Transit Oriented Development
at Mountain View's San Antonio Caltrain Station

This Transit Oriented Development should furnish a lot of helpful insights for the task ahead in Sonoma and Marin Counties. It demonstrates a gradual transformation of an area that was decidedly unfriendly to transit a decade ago, when the actual construction of the 18 acre development "The Crossings", designed by Calthorpe and Associates, got underway.from City of Mountain View website

The Crossings is Area D of Mountain View's San Antonio Station Precise Plan of 1991. Area D is a little less than half the area covered by the plan.

The 1991 plan was the second revision of its San Antonio-California Area Precise Plan of 1972. Area D would include a new train platform and station for CalTrain.

The first revision, the Old Mill Area Precise Plan of 1985, was designed primarily for development of a retail/office/hotel complex. But by 1991, it had been recognized that there was a growing jobs/housing imbalance that warranted a different approach. With considerable retail in the area already, it seemed that an emphasis on higher density housing integrated with the transit network was more appropriate.

See Mountain View Advance Planning for further details.

The Crossings

In the 1970s and 1980s the San Antonio area was a large auto-oriented shopping area, with three shopping malls as well as movie theatres and a health club. It was built out. During the 1990s, Calthorpe and Associates created a New Urbanist neighborhood integrated with a train station. Overall, The Crossings is a medium density development (21 units per acre) that facilitates many of the residents' needs to be accommodated on foot.

"New urbanist" features incorporated into the project included

  • Houses with porches that face the street
  • Garages facing the rear of the lot
  • Narrow tree-lined streets
  • A mix of housing types.

The final result is 102 small-lot single-family houses, 30 rowhouses facing the train station, 99 rowhouses (smaller and more compact) fronting on the entry road leading to the station platform and 128 condominium units. These individual building types range from 11 units per acre to 70 units per acre, but they are integrated into a single walkable neighborhood with several small parks and playgrounds. The first houses were completed in 1994 and the condominiums, with parking underneath for Caltrain, were finished in early 2000. The Caltrain station opened in 1999.

The project is now a classic urban village — large enough to define its own character, but with design features that connect to and integrate with surrounding areas. Residents enjoy living there. Demand for housing units has been high from the beginning and the units have sold (and re-sold) quickly.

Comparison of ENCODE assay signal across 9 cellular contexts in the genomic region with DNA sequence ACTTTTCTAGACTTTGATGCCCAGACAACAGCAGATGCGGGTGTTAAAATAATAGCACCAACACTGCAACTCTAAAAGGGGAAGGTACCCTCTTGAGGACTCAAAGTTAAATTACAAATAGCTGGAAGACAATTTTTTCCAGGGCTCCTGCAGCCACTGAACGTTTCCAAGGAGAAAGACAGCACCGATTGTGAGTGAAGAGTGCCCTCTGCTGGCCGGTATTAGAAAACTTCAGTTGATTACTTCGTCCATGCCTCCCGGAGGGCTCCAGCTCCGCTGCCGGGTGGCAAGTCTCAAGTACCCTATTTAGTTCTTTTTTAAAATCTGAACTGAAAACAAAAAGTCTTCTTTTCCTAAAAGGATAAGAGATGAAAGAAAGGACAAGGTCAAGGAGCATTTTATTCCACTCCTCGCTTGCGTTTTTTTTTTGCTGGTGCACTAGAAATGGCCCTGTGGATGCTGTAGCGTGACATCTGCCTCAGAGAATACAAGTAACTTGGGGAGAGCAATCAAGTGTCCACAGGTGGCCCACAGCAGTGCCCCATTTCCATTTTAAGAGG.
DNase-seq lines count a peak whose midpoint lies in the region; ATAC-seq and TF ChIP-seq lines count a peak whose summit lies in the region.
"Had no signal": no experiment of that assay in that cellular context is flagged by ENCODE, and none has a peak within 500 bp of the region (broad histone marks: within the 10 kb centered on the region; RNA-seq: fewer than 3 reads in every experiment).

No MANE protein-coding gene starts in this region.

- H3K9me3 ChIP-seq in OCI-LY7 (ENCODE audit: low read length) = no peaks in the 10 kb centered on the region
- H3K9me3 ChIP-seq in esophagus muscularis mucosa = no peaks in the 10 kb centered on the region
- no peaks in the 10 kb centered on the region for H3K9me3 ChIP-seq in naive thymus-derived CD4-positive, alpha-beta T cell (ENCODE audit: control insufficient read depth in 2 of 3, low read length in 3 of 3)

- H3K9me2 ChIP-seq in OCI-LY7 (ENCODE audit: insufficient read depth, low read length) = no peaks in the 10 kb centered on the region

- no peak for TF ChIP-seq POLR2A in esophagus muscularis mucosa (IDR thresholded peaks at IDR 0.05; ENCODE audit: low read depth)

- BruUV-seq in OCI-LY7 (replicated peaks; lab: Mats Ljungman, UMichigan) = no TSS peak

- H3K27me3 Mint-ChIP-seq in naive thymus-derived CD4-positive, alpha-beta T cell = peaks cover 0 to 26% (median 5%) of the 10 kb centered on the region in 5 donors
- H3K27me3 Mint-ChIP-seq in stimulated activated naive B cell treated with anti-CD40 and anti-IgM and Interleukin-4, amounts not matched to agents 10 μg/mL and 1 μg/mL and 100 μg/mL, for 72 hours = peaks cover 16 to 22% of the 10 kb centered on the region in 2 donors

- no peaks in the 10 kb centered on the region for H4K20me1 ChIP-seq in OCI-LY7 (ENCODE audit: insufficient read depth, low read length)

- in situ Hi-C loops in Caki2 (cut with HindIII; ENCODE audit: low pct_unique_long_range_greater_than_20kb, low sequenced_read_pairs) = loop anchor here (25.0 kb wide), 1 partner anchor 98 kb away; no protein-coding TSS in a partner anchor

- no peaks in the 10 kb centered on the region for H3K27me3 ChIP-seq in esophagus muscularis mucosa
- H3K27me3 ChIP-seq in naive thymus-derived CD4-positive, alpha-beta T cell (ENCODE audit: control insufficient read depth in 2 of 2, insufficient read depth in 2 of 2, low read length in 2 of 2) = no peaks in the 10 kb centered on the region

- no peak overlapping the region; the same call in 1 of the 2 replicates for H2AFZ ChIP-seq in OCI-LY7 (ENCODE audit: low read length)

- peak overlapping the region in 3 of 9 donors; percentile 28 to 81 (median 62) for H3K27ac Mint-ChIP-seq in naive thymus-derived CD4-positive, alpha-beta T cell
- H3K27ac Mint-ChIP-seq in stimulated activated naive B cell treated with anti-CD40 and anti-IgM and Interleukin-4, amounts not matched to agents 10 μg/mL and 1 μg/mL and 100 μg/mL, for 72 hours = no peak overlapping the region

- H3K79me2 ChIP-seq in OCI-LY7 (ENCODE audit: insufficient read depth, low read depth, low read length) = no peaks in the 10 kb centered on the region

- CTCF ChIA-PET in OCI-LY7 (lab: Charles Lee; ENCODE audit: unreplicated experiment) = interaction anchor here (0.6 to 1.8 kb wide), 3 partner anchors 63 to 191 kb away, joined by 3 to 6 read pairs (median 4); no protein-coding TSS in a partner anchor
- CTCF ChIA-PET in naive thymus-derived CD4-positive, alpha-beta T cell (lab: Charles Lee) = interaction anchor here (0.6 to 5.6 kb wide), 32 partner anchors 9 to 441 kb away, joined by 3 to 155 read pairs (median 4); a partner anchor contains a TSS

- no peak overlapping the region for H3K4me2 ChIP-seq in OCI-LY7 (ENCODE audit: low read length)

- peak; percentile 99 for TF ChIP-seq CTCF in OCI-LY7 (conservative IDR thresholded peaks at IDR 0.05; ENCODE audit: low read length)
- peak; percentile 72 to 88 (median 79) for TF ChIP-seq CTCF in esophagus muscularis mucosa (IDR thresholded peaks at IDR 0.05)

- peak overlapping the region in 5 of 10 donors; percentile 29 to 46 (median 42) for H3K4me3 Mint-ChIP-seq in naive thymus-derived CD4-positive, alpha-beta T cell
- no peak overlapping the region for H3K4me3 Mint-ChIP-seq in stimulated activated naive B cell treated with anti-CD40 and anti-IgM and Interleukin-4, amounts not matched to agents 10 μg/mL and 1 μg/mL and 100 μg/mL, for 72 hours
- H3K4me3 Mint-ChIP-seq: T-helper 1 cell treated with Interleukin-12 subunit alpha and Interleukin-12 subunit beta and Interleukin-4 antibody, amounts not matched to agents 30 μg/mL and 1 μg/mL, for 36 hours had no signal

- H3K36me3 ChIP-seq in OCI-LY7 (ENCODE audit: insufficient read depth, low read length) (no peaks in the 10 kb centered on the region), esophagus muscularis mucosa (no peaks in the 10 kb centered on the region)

Although The Crossings is pedestrian-oriented, the larger San Antonio area has heavy auto traffic and auto oriented retail with large parking lots and one and two story buildings. The developer was required to build 200 parking spaces for the new Caltrain station.

Caltrain is nearing the end of a long and expensive effort to insert express trains into its schedule, which are expected to go into service in Spring 2004. This will make long-distance commutes easier, while sacrificing shorter distance service. There will be only four stations served between San Jose and San Francisco, and San Antonio will not be one of them.

It seems ironic, that after a decade-long effort to make the San Antonio area more transit oriented, the train service will soon be reduced at this station. Peak-hour headways, currently about 15 minutes, will soon be about twice that long. The winners will be the Mountain View (downtown) station to the south, and the Palo Alto station, two stations north. Both of those stations, which have much better transit access to the main line, will have full service from Caltrain.

Station Usage in 2001

841 Average Daily Weekday Boardings, 790 Average Daily Weekday Alightings

Station access modes:

  • Walk: 40.7%
  • Bicycle: 20.4%
  • Transit: 9.8%
  • Drive Alone: 19.5%

For further details of this and other rail stations, see Caltrans' California Transit Oriented Development Database

For a street map of the San Antonio Station Area (circle of half mile radius), click here.


Taken in summer 2000. (Click for large format.)

Train coming under San Antonio Rd underpass, pulling in to station.

Train arrives at station, Showers Dr at left. Larger rowhouses facing Showers Dr.

Crossing Showers Dr from platform to main entrance of neighborhood, Pacchetti Way.

Bus stopping at main entrance to neighborhood.

Looking from neighborhood entrance toward platform.

Rowhouses along Pacchetti Way, Storefront at left.

Rowhouses opposite platform, along Showers Dr.

Rowhouses opposite platform, along Showers Dr.

Train platform viewed from greensward adjacent to pool area.

Pool, community center and play yard.

Condo apartments near pool and play area.

Single family detached homes facing neighborhood park.

Single family detached homes on small lots.

Single family detached homes facing neighborhood park.

Neighborhood park.

Pathway along edge fence, between neighborhood and Old Mill office commercial.

Pre-existing Old Mill office commercial, adjacent to neighborhood.

Pre-existing redwoods preserved.

Alleyway vehicle access.

Redwoods preserved from prior development.